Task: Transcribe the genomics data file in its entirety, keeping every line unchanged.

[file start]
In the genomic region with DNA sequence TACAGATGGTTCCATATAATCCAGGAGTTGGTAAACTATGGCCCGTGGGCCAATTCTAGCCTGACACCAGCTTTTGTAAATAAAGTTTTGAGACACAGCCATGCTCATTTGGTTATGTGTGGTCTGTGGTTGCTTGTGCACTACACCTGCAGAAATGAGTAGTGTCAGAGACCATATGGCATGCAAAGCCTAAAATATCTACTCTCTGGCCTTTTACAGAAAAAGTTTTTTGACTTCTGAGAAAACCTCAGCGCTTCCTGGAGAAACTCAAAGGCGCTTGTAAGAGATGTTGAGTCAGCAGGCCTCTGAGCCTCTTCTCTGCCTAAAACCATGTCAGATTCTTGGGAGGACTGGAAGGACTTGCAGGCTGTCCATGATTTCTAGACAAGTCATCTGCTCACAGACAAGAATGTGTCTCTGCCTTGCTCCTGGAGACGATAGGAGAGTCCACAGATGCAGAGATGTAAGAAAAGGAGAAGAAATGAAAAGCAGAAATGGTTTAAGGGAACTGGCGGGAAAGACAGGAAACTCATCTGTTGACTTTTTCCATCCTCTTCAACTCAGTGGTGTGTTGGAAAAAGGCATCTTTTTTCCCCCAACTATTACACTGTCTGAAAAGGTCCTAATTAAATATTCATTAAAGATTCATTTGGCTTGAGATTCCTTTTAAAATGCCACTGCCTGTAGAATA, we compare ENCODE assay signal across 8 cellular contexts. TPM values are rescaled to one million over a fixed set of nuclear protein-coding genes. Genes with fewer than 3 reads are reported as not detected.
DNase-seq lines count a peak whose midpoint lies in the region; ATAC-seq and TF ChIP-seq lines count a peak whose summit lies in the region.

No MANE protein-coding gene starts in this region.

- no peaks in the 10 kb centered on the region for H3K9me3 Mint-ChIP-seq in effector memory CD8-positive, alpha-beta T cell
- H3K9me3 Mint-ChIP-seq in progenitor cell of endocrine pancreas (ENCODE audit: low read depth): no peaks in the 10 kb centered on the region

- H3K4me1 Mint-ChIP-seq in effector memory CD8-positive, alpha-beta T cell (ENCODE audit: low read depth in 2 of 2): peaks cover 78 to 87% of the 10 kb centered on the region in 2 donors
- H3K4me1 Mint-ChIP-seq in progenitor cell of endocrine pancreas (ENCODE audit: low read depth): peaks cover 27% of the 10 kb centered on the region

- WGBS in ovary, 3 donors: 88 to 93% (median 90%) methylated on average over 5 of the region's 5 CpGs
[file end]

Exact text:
In the genomic region with DNA sequence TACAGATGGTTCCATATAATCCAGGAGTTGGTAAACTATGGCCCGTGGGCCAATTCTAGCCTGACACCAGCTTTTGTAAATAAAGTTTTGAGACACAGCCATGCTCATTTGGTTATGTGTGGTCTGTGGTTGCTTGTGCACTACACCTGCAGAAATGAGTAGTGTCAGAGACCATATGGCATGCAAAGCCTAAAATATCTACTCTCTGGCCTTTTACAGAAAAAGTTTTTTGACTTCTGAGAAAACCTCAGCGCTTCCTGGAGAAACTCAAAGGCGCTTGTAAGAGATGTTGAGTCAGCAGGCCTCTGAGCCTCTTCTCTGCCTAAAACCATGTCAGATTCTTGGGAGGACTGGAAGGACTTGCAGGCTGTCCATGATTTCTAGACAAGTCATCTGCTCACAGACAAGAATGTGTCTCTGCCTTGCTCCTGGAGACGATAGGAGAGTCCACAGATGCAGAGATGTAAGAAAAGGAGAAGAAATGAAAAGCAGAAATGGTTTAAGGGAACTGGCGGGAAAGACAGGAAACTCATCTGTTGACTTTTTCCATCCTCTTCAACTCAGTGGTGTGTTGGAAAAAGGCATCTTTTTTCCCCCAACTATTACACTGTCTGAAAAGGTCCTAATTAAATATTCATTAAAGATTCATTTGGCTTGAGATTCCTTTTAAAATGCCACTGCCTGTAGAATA, we compare ENCODE assay signal across 8 cellular contexts. TPM values are rescaled to one million over a fixed set of nuclear protein-coding genes. Genes with fewer than 3 reads are reported as not detected.
DNase-seq lines count a peak whose midpoint lies in the region; ATAC-seq and TF ChIP-seq lines count a peak whose summit lies in the region.

No MANE protein-coding gene starts in this region.

- no peaks in the 10 kb centered on the region for H3K9me3 Mint-ChIP-seq in effector memory CD8-positive, alpha-beta T cell
- H3K9me3 Mint-ChIP-seq in progenitor cell of endocrine pancreas (ENCODE audit: low read depth): no peaks in the 10 kb centered on the region

- H3K4me1 Mint-ChIP-seq in effector memory CD8-positive, alpha-beta T cell (ENCODE audit: low read depth in 2 of 2): peaks cover 78 to 87% of the 10 kb centered on the region in 2 donors
- H3K4me1 Mint-ChIP-seq in progenitor cell of endocrine pancreas (ENCODE audit: low read depth): peaks cover 27% of the 10 kb centered on the region

- WGBS in ovary, 3 donors: 88 to 93% (median 90%) methylated on average over 5 of the region's 5 CpGs